The problem was never and still isn’t, in my eyes, that people now have to use a new login. Sure it’s a minor annoyance, and I don’t really like Yahoo. But that’s not the real problem here. The new limitations on contacts and tags are a true problem, but not the real reason for this uproar either.
Rather, it’s flickr’s blatant disregard for the wishes of its most loyal users. These are the people, of which I am one, who back in the day, showed the ultimate online measure of trust in flickr, by dropping a wad of cash on the counter and saying “I’ll take what you’re selling”.
Now I have absolutely no patience for the Microsoft way of letting backwards compatibility run the show. In K2 we often leave legacy concerns on the cutting room floor, determined to deliver the best product and not the most compatible one.
So I can certainly understand where flickr is coming from. Their end goal is noble. But is the cost of maintaining a separate login system really worth all this bad publicity? I sincerely doubt it.
I for one am staying, even though flickr lost its halo. And even though I think it’s a shitty way to treat your users, I do think the flickr staff deserves props for their patience in answering a whole lot of rude, stupid people in their official thread.
The issue however, remains.
Alright, I wasn’t planning on posting this just yet, but since I won’t have proper time to work on it for the next few days, my lack of patience got the better of me.
Now it is important to note that this isn’t even a mockup as much as it is a sketch (albeit rather a polished one). There is some functionality missing and so on and so forth.
First up is the edit page with the media manager closed. As you can see, I also put in Flickr and Youtube as similar services to hook into. However, the media manager itself is meant to be a way to manage your local files (images, video, audio primarily I think).
Click the My Media tab, and the page splits open, revealing the media manager underneath. The rest of the admin is obviously better off being centered and fixed width, but the media manager gets the benefits of ‘stretching from ear to ear’.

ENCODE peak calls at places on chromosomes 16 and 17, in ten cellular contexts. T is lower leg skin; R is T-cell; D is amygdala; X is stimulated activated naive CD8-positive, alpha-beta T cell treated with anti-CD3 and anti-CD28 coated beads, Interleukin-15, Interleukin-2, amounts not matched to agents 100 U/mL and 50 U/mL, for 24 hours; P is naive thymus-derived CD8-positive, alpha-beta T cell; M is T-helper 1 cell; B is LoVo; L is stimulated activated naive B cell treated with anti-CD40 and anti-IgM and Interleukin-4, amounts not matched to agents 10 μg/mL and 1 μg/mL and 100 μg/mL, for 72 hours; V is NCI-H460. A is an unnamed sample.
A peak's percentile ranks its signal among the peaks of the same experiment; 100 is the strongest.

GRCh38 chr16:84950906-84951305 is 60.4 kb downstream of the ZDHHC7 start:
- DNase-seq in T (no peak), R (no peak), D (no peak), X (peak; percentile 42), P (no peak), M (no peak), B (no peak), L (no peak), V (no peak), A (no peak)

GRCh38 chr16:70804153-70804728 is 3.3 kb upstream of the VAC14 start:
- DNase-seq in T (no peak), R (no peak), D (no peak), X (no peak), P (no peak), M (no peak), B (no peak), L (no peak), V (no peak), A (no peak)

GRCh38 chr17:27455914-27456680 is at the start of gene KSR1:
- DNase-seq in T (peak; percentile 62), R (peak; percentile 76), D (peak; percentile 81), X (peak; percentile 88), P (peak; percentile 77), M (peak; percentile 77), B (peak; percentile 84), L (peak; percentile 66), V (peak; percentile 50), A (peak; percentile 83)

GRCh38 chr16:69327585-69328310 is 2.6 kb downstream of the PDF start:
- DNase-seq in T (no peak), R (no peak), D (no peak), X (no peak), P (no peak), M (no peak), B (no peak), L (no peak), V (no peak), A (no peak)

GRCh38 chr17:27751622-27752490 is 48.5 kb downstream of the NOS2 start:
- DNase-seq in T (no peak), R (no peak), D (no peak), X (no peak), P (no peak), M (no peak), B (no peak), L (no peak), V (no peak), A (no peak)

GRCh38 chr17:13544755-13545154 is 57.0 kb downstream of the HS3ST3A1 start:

A quick quick quick walkthrough of what I like to call a ‘feature-rich environment’:
- You can filter, sort and search your media library.
- Uploading takes place in the same area, I’m working on that stuff now.
- It is 100% of the browser width to give you more space.
- Like the textarea, you can resize the preview shelf, by grabbing the handle underneath the scrollbar.
- Double clicking a media preview, rolls out a small editing pane next to the image where you can edit title, desc. & tags.
- You add media to the content area by dragging and dropping.
- You should hopefully be able to preview audio and video. Audio is easy, video, not so much…
- There will be more stuff :)
And that’s what I’ve been up to in Habari. I’m pouring some of the stuff I work on into a flickr set, and of course both mine, Khaled’s and any other volounteers discuss all of this on the mailing list (and here is the thread for the above sketches).
And no, it won’t be coming to a Habari installation near you in the near future. In fact, I think I probably caused a few gray hairs in the Habari coders when they saw this. But it’s doable, and I’ll gladly chip in with my own meager skills.
Ideas, suggestions and what not are of course very welcome